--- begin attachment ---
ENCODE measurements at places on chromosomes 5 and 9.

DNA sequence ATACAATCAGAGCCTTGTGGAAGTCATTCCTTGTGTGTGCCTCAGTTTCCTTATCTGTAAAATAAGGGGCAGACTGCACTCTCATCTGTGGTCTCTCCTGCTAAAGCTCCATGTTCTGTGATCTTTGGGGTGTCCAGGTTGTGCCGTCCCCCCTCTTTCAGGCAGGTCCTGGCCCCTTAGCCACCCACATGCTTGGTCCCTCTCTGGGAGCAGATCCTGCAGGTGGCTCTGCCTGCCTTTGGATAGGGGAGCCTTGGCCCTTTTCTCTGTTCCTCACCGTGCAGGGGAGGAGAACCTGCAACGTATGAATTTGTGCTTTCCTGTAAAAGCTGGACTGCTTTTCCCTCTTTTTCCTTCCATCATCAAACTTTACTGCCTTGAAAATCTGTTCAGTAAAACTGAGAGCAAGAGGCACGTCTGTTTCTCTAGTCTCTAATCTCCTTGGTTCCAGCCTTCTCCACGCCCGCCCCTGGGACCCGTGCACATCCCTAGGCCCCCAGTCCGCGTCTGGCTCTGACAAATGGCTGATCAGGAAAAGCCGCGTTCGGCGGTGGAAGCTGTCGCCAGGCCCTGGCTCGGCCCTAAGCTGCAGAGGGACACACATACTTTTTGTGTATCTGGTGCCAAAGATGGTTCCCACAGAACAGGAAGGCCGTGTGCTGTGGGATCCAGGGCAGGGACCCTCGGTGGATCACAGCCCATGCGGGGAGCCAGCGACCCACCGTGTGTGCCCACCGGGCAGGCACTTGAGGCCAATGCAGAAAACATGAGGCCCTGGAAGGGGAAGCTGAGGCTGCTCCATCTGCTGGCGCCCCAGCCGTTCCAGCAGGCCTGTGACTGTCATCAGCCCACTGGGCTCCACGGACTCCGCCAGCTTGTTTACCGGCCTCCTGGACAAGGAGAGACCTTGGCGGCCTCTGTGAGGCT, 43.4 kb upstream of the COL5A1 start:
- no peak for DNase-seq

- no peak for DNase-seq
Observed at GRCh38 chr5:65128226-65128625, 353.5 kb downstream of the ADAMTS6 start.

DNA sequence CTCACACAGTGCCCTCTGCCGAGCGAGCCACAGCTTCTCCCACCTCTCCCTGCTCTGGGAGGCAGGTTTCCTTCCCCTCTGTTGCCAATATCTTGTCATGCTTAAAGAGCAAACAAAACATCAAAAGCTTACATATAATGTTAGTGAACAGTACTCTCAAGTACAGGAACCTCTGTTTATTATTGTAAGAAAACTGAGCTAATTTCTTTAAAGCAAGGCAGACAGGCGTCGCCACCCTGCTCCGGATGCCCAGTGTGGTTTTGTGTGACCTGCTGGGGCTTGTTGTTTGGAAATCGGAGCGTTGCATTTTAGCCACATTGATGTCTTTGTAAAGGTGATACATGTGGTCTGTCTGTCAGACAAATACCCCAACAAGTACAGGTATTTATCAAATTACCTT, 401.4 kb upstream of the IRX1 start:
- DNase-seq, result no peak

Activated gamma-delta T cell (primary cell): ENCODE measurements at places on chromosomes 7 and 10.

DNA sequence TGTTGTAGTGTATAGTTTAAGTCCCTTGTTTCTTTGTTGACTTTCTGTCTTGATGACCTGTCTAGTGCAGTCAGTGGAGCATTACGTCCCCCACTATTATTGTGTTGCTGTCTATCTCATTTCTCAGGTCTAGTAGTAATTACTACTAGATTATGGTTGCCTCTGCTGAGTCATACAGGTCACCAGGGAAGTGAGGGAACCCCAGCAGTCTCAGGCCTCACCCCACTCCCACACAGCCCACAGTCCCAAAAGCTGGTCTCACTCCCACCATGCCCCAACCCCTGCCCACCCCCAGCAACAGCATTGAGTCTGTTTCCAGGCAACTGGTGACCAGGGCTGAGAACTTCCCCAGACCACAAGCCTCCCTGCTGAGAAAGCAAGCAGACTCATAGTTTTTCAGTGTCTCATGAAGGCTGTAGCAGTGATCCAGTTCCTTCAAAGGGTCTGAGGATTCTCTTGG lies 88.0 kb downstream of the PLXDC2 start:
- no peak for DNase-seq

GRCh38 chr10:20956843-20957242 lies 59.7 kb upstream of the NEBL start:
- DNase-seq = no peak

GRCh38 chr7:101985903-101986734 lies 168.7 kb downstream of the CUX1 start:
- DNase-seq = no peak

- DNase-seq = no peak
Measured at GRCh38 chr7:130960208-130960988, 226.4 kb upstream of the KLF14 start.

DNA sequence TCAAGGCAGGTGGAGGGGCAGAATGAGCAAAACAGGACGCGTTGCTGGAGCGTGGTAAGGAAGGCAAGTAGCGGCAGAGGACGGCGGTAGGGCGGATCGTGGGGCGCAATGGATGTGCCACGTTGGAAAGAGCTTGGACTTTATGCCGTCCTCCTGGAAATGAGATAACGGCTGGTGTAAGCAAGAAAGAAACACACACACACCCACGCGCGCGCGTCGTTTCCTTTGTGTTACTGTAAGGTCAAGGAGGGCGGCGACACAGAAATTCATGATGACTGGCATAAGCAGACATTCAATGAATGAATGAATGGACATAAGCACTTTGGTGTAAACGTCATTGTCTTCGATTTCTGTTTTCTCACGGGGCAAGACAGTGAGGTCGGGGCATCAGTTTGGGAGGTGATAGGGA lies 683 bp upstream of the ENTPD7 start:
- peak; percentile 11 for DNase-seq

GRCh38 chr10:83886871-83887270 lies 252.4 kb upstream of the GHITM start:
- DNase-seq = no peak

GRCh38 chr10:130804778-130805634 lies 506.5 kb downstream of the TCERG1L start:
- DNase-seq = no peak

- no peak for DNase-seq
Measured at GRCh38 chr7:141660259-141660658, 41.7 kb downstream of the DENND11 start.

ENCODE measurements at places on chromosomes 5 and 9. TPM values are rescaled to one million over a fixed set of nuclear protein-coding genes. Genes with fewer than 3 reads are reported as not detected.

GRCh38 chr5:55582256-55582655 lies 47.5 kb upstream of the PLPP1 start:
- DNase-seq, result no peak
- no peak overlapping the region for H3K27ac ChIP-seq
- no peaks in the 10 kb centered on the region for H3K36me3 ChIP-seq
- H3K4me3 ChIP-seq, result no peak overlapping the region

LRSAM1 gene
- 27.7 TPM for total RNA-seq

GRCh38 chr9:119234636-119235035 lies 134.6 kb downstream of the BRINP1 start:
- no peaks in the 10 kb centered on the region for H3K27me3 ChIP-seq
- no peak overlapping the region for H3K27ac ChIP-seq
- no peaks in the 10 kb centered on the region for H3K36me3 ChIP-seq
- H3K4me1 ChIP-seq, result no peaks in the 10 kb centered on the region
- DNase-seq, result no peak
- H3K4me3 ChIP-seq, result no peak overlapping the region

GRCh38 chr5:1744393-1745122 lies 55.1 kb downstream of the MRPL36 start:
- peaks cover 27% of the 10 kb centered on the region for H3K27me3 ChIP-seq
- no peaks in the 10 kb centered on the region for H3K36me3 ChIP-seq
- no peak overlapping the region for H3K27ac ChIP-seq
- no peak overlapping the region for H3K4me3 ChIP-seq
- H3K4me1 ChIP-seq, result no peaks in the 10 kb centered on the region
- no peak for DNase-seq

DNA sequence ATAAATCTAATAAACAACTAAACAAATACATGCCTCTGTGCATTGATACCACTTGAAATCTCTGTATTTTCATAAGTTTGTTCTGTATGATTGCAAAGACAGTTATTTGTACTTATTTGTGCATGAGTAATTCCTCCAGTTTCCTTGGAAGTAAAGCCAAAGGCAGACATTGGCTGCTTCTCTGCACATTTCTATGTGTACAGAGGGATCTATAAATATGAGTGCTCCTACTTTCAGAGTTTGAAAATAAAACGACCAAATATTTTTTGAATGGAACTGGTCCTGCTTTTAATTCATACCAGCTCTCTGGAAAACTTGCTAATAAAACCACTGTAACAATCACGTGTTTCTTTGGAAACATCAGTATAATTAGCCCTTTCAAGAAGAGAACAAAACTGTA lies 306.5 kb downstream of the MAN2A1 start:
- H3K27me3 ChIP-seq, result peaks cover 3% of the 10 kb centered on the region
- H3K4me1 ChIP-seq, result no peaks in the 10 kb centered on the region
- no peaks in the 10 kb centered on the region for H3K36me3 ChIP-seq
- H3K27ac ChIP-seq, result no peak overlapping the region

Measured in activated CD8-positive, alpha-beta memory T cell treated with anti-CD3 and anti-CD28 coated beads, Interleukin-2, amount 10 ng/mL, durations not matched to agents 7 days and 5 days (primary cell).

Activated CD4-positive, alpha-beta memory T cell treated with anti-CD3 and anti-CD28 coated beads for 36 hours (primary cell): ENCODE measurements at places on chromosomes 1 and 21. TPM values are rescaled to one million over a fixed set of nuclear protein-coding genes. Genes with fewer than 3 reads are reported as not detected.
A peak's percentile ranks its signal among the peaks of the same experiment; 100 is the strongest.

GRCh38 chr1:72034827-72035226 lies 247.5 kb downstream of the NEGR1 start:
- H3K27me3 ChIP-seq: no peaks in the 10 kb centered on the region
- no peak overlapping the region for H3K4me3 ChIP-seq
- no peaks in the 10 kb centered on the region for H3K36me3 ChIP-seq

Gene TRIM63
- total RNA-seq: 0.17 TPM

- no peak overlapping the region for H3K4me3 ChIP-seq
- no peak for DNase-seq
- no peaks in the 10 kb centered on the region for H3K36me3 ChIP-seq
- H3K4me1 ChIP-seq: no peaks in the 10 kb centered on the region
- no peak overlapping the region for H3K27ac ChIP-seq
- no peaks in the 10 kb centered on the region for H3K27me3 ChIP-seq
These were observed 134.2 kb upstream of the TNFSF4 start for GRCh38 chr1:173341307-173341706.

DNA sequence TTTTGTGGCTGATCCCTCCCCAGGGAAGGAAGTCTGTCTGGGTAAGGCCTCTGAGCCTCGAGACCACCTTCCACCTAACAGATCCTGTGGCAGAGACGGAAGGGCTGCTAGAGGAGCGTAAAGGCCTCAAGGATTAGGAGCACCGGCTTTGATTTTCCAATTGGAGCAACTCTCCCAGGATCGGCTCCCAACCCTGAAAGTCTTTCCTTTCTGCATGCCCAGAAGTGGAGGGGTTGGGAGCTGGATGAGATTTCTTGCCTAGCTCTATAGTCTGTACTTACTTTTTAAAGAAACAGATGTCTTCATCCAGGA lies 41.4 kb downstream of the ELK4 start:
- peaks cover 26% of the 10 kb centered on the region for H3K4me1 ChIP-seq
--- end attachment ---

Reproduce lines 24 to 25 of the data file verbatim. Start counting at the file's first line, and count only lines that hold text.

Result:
Measured at GRCh38 chr7:141660259-141660658, 41.7 kb downstream of the DENND11 start.

ENCODE measurements at places on chromosomes 5 and 9. TPM values are rescaled to one million over a fixed set of nuclear protein-coding genes. Genes with fewer than 3 reads are reported as not detected.